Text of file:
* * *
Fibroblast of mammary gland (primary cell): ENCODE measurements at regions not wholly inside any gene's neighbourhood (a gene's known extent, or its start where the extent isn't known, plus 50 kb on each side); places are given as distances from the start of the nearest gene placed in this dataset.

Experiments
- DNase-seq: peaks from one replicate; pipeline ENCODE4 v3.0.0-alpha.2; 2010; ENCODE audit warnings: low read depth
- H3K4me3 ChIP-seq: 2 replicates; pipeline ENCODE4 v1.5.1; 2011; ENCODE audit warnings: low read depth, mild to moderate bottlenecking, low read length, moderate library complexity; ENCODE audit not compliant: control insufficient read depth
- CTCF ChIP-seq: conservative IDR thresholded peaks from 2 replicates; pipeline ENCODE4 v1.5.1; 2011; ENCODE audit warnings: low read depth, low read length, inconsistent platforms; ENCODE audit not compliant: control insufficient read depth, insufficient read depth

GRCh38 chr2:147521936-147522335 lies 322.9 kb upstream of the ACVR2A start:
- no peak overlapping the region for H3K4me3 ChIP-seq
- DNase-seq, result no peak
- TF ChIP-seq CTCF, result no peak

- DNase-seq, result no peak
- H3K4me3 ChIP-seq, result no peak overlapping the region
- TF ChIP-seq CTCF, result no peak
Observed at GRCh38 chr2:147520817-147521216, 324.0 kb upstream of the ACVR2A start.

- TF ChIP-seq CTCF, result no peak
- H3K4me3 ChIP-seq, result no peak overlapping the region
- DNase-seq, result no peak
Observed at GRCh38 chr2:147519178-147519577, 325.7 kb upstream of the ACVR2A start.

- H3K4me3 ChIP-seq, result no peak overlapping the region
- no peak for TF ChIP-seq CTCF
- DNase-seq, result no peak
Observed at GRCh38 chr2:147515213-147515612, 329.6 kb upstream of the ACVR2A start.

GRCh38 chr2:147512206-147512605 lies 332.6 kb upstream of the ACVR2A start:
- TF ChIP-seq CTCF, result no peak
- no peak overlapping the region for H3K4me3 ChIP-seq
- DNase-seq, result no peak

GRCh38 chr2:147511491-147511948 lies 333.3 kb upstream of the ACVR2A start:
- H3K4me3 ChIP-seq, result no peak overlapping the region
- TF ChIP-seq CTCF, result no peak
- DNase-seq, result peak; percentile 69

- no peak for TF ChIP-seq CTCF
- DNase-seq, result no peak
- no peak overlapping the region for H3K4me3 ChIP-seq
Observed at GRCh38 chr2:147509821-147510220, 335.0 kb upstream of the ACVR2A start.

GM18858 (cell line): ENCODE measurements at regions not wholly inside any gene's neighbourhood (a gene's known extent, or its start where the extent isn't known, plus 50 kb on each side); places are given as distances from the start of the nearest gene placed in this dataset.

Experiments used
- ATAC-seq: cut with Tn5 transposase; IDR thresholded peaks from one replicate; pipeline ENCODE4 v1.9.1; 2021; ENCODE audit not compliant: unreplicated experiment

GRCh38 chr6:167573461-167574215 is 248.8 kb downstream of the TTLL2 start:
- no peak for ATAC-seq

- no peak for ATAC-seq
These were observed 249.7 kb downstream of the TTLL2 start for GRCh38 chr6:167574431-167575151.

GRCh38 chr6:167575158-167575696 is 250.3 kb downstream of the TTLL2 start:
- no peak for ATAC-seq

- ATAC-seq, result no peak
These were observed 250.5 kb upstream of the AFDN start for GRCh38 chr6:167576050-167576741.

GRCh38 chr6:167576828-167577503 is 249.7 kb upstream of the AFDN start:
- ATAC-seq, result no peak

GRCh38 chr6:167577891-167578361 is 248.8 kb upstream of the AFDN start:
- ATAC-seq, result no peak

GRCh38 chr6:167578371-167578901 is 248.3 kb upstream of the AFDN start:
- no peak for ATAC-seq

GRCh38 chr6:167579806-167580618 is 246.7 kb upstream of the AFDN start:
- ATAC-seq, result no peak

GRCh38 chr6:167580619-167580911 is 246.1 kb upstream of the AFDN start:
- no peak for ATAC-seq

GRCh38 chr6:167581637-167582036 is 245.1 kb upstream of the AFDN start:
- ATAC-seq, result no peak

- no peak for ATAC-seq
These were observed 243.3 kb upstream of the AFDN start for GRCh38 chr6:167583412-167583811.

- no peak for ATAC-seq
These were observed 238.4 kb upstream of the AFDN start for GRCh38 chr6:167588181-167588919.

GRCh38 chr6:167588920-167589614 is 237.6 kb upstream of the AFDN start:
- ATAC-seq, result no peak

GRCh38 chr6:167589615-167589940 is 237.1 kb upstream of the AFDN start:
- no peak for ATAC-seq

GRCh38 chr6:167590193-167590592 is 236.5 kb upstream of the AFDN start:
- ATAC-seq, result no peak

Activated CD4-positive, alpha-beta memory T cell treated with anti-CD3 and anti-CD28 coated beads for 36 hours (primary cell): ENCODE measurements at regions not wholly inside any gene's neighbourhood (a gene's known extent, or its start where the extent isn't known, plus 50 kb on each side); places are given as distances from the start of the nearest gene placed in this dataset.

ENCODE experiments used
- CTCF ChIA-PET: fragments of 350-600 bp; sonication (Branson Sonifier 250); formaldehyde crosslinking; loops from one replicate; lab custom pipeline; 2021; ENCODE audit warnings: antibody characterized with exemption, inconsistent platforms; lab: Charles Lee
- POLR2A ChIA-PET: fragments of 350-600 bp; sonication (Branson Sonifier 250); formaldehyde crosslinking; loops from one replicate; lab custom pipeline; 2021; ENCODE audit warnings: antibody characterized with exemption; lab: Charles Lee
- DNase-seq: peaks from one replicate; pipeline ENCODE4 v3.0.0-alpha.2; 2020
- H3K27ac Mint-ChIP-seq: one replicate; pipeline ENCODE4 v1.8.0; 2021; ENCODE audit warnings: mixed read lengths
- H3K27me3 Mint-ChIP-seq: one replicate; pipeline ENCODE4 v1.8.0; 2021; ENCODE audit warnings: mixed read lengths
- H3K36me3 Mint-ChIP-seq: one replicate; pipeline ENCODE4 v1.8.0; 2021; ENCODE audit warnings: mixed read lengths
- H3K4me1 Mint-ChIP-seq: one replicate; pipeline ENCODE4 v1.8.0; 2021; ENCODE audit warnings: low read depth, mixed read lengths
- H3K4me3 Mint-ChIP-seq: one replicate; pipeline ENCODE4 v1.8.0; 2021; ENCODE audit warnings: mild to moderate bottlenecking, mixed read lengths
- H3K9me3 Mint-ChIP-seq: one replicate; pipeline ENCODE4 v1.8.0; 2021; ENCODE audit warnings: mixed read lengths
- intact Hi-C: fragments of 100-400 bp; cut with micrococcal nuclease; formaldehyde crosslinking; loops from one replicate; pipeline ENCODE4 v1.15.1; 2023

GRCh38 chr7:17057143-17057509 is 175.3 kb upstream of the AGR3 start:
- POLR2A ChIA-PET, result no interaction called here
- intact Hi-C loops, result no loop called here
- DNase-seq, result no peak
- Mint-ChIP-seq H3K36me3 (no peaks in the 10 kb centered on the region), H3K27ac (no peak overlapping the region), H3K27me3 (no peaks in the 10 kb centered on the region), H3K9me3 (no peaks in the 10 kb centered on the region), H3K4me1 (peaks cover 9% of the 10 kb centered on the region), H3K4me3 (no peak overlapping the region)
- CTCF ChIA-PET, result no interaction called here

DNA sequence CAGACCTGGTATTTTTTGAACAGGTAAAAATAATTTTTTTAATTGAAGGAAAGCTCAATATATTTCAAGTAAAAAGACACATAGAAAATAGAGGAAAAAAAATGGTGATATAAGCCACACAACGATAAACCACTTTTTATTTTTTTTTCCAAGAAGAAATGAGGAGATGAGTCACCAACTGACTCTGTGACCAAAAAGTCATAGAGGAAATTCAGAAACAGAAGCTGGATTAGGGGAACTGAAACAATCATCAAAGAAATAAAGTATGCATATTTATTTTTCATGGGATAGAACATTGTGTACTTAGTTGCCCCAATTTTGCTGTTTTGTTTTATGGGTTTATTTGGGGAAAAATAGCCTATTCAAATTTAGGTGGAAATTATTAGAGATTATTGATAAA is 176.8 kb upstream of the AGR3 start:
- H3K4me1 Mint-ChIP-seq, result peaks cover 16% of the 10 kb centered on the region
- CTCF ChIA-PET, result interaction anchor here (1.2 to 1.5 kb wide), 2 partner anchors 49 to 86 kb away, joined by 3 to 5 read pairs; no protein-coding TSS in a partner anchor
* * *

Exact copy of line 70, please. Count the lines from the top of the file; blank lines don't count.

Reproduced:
- POLR2A ChIA-PET: fragments of 350-600 bp; sonication (Branson Sonifier 250); formaldehyde crosslinking; loops from one replicate; lab custom pipeline; 2021; ENCODE audit warnings: antibody characterized with exemption; lab: Charles Lee